General
07 Dec 2007

The Open University calls on Government to reconsider proposal to change university funding as MPs launch inquiry

The OU welcomes inquiry announcement

The OU welcomes inquiry announcement

Parliamentary committee sets up inquiry into funding plans;

More than 100 MPs urge the Government to minimise the damage to lifelong learning and the Leitch Agenda;

12,500 sign Downing Street petition.

The Open University welcomes yesterday’s announcement by the newly-formed Innovation, Universities and Skills Select Committee to conduct an inquiry into the funding of universities and colleges for students taking second higher education level qualifications at an equivalent or lower level than their first.

Vice-Chancellor Professor Brenda Gourley said the inquiry would offer the opportunity for the proper debate about proposed changes to the funding system and their effects – something that the University and many others have been calling for.

She said: “We continue to be extremely concerned about the implications of this plan which, according to HEFCE, will lead to more than £30m of our teaching grant being phased out.

“The Select Committee inquiry reflects the groundswell of concern among students, former students, university staff and politicians from across the political spectrum about these proposals. For the Select Committee to address this as the subject of one of its first inquiries also underlines the seriousness of the issue.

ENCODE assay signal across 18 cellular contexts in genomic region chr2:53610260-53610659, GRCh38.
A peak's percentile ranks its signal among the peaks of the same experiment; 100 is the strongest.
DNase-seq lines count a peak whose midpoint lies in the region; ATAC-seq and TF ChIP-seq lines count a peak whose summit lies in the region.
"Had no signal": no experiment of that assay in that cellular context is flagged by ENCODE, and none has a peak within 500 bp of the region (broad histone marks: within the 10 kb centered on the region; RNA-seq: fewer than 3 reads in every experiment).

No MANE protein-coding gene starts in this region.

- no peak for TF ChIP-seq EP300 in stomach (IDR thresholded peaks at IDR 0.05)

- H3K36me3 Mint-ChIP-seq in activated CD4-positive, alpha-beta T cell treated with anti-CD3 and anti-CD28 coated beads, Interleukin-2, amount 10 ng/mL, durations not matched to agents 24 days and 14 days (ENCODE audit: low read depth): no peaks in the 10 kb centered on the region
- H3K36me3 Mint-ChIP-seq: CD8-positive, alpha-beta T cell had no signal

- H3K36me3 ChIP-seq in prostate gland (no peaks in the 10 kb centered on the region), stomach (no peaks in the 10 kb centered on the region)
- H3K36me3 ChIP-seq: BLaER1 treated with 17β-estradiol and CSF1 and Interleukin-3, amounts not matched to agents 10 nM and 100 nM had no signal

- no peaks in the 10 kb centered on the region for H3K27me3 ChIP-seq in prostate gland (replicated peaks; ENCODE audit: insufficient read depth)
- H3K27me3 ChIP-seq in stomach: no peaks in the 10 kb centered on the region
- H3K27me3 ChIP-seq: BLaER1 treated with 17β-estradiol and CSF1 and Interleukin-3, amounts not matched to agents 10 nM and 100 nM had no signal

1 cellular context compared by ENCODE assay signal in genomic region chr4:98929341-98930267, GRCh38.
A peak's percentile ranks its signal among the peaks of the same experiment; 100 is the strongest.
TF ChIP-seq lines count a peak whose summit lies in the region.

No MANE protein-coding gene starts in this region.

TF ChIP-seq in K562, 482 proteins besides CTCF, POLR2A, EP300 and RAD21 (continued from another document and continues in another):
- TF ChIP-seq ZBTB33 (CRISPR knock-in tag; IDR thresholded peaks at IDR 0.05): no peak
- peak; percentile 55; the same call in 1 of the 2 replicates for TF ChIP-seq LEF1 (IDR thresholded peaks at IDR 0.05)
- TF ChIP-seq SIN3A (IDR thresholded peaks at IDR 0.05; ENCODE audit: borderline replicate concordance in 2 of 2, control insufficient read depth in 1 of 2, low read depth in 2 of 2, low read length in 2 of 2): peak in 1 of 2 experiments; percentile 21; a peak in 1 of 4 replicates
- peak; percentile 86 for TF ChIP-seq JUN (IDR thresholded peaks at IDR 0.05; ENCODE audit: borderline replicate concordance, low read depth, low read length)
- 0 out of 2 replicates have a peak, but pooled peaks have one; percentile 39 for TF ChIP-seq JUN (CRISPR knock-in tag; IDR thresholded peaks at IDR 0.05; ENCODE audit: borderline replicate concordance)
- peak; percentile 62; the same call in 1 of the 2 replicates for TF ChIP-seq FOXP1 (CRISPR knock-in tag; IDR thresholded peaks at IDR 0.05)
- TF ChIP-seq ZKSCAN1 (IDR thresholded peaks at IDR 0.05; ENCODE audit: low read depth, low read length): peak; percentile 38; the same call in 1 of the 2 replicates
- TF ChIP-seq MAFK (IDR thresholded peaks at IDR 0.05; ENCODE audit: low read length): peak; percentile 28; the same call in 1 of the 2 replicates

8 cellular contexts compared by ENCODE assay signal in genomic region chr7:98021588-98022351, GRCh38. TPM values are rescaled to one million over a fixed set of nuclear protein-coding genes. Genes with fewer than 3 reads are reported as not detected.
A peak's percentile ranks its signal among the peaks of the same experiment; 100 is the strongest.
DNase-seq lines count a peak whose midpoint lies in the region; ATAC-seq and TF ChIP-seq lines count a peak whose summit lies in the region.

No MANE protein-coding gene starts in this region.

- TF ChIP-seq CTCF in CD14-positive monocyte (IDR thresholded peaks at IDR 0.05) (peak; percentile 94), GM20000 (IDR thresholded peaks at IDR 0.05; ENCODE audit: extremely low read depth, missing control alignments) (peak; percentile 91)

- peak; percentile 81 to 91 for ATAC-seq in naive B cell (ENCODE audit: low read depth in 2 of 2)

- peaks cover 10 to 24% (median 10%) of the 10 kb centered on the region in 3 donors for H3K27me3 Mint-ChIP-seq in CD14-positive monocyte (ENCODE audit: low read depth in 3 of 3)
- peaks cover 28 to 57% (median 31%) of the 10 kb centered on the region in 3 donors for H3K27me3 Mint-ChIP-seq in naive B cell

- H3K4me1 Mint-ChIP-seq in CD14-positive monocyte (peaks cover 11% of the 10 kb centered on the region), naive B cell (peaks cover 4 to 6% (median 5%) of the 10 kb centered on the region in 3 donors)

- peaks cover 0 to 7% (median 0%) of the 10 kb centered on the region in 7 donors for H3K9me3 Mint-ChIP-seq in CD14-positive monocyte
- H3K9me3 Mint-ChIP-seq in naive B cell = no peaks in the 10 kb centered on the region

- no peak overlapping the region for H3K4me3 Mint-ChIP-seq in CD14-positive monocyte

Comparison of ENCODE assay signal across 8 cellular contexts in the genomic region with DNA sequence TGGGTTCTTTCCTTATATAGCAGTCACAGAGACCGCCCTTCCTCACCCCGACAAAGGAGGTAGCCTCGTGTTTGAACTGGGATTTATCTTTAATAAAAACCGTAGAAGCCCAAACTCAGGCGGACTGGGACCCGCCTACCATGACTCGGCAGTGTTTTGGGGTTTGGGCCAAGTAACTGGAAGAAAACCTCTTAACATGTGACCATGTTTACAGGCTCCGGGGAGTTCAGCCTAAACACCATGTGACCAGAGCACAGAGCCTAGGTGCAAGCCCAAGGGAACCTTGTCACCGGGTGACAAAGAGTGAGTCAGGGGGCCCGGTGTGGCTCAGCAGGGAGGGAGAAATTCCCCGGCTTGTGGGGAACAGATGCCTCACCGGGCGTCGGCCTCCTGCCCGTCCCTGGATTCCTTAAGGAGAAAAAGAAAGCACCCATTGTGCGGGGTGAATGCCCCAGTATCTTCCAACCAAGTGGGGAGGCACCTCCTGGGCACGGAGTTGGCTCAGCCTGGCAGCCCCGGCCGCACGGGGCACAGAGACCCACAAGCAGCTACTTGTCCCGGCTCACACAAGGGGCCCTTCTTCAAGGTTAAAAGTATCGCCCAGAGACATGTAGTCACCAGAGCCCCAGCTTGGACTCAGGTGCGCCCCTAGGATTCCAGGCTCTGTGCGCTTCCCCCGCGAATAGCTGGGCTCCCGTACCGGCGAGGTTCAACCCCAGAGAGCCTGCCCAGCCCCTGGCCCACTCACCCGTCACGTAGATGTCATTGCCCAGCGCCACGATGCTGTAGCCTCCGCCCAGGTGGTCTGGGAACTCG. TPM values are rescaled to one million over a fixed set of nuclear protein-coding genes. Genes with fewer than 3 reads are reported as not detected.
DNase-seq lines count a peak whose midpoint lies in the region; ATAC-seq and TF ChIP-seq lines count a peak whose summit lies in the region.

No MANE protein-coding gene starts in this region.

“It is pleasing to see that the scope of the inquiry will extend to many of the areas that are of greatest concern to the University, not least the rationale for phasing out this funding, the speed with which it is being implemented and the impact on departments of adult education and on institutions such as The Open University and Birkbeck. Rest assured that The Open University will be making its concerns fully known to the Select Committee.”

Now 112 MPs have signed an Early Day Motion that calls on the Government to consider ways in which it can minimise the damage that the funding changes would do to lifelong learning and the delivery of the Leitch agenda objectives.

Professor Gourley added: “The cross-party support that the Early Day Motion has attracted is testament to the significant concerns about the impact of the proposed changes on the lifelong learning agenda. There will be a financial disincentive to institutions to cater for people who wish to develop new skills and knowledge, to the benefit of our economy.”

The issue has also attracted 12,500 signatures on a petition on the Downing Street website.

The announcement of the inquiry comes a day ahead of the closing date for responses to the proposals to be made to the Higher Education Funding Council for England.

John Denham, Secretary of State for Innovation, Universities and Skills, wrote to the Funding Council in September that he intends to end Government funding for higher education students in England and Open University students in Northern Ireland if the qualification they are studying towards is only equivalent to, or lower than, one they already hold. The majority of these students are in the part-time sector.

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